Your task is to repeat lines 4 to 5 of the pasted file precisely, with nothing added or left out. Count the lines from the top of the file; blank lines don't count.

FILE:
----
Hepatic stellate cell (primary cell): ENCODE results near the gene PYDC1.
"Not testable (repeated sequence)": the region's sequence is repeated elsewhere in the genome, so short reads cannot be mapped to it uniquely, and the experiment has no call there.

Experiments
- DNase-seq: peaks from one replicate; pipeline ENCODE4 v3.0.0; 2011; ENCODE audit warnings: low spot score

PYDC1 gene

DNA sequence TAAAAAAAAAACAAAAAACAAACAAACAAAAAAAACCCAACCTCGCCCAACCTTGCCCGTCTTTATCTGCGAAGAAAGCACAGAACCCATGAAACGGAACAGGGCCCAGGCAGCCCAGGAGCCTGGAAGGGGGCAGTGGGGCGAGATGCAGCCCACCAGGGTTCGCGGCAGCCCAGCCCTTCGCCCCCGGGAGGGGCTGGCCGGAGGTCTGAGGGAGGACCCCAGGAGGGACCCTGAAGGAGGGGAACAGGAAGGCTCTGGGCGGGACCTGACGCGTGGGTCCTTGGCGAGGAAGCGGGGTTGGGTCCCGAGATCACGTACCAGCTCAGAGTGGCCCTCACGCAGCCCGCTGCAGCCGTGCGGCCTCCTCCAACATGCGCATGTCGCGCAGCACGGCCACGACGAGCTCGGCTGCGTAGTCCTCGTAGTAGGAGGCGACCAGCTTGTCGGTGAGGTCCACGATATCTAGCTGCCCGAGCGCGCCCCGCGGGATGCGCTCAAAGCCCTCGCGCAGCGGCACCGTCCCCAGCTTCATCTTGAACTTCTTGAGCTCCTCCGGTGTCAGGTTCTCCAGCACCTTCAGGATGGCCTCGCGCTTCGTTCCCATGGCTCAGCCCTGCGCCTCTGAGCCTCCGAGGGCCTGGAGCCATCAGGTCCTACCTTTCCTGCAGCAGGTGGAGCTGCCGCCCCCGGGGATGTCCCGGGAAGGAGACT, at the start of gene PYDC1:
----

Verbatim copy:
- DNase-seq: peaks from one replicate; pipeline ENCODE4 v3.0.0; 2011; ENCODE audit warnings: low spot score

PYDC1 gene